Living in Katwe, a slum in Kampala, Uganda, is a constant struggle for 10-year-old Phiona, her mother Nakku Harriet and younger members of her family. She and her younger brother help their mother sell maize in the market. She also helps care for her baby brother. Her world changes one day when she meets Robert Katende at a missionary program. Katende coaches soccer and teaches children to play chess at a local center. Curious, Phiona approaches and learns the game. She becomes fascinated with it and soon becomes a top player in the group under Katende's guidance.
Most of the songs from the movie are popular Nigeria songs heard all over Africa See more »
Every game of chess but one ends with a checkmate, something which hardly ever happens once players have acquired some experience. The one exception is when Phiona resigns a game which is treated as a personal crisis, when in fact it's normal to resign from hopeless positions - especially when playing with the black pieces, for this brings the disadvantage of not making the first move.
Never seen in the movie are any games ending with a draw, which in chess is extremely common. See more »
The credits are displayed initially with images from the film and of the characters and events beside/ behind them. This then changes to a music clip of "#1 Spice" by Young Cardamom And Hab (from the soundtrack) being shown to the left of the credits. The clip continues until the end of the credits. See more »
Written by Saba-Saba (as Saba Saba), Jesse Shatkin (as Jesse Belief Shatkin), Albert Collins & Sean Due Lashley
Performed by Saba-Saba (as Saba Saba) featuring E-Dee
Courtesy of Tujjababya Productions See more »
Beautifully filmed, original and inspiring tale of triumph over adversity.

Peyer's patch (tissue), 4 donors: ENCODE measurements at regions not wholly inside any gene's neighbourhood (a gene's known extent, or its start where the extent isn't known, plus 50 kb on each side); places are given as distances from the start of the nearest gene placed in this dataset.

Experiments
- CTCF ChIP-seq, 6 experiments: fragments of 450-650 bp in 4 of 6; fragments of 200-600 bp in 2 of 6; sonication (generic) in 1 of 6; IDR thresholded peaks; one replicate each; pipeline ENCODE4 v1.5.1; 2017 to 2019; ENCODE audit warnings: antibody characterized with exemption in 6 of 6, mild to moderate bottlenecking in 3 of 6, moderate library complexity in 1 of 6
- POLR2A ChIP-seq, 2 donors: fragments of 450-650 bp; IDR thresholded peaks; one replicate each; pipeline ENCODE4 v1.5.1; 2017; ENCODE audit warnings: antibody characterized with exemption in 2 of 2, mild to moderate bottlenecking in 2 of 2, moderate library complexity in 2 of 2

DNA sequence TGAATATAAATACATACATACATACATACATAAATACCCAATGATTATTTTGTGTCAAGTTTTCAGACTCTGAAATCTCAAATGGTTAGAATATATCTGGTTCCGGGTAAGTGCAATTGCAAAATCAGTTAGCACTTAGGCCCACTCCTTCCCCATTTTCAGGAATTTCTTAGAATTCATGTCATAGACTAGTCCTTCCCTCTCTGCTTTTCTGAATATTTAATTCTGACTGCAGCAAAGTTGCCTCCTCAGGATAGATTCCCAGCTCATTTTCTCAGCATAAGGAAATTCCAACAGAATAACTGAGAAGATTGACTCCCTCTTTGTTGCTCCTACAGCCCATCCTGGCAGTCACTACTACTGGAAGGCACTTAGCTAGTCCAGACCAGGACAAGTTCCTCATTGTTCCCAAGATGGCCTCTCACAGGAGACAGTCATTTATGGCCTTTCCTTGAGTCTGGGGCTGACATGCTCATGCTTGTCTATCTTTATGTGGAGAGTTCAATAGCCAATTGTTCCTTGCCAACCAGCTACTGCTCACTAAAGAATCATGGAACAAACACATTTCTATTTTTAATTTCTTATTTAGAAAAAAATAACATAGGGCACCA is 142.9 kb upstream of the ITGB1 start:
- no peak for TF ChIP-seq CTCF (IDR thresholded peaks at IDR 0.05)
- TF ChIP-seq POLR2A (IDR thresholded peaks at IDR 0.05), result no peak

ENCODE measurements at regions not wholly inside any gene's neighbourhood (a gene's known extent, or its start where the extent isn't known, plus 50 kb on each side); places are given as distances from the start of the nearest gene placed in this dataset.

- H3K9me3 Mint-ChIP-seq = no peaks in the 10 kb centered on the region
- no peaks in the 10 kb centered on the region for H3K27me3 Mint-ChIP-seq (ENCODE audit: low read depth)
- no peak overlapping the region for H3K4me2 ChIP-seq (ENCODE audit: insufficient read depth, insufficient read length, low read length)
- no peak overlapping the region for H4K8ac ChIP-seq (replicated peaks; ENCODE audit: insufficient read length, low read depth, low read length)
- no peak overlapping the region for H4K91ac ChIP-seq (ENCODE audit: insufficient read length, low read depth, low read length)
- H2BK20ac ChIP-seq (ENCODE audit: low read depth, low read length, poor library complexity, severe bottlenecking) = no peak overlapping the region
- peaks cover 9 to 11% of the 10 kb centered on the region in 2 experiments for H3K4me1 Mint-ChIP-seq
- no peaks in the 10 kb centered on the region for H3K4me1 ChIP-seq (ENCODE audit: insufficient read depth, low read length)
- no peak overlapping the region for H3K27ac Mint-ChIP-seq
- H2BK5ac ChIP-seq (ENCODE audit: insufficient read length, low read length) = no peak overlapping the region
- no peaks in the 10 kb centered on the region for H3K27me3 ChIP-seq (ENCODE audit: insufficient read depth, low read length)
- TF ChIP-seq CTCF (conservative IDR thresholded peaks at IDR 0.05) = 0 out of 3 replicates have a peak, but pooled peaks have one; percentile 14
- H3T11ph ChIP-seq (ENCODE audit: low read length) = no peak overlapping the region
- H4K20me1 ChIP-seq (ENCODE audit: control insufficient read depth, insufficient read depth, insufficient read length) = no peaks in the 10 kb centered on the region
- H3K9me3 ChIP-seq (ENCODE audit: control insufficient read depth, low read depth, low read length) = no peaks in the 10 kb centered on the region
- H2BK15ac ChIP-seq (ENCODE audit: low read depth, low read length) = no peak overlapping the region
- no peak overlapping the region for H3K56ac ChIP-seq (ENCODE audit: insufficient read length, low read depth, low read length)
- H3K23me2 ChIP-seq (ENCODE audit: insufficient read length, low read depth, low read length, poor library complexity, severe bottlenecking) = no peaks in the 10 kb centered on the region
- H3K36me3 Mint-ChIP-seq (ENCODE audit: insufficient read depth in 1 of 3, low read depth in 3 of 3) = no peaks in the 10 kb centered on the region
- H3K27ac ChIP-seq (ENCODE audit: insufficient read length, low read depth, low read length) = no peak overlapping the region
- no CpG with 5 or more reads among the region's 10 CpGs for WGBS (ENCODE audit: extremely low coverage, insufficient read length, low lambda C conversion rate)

Walt Disney's Queen of Katwe (2016) follows a familiar story formula and at the same time is a totally original cinema experience. How can these opposites co-exist? It is another 'inspiring teacher' story with a fairy tale theme of a lowly maiden who finds fame, but instead of a prince, she finds a missionary devoted to helping impoverished Ugandan children. Vivid cinematography takes you right into the villages and ghettos and walks you through dirt streets and shacks that have no windows or doors. It is this hyper-realistic photography with a mainly amateur cast that takes this film to the next level. Ten-year old Phiona (Madina Nalwanga) sells corn on the streets of Katwe in Uganda to help her destitute single mother provide food and shelter for the family. Generations of girls like her face a daily struggle to survive and she has no future except in dreams of escape. Brought together by fate, she meets Robert (David Oyelowo) a missionary who coaches soccer and chess to get aimless kids off the street. She has never seen a chess board before but her curiosity draws her to learn the game despite the taunts from boys who shame her for her smelly ghetto clothes. Excelling quickly, she becomes a top player in the local club and her new confidence gives her identity and purpose. The film follows the predictable narrative arc of poor kids rising to take on the country's best. With Robert's mentoring and financial help, Phiona leads a team to compete at the national chess championships, a personal journey troubled by tensions with her mother. The story is kept sanitised for general Disney audiences by avoiding the kind of high-stake risks facing the teacher of the same storyline in The Fencer (2016). As a Disney production, you might expect to see every cliché that can possibly be squeezed out of this genre. Instead the story is light on melodrama, mainly because of the natural authenticity of Phiona and the other cast. Career actors could not have pulled this off so well. The metaphor of pawns over-powering queens and the importance of practice, planning, and confidence are a little obvious. The move-by-move close-up shots of chess competition will no doubt delight chess players but may be found tiresomely repetitive by others. But these are minor quibbles given what this film achieves: an original story told honestly on an exotic location without the usual Hollywood baggage. It is quietly inspiring and a minor triumph for Disney.
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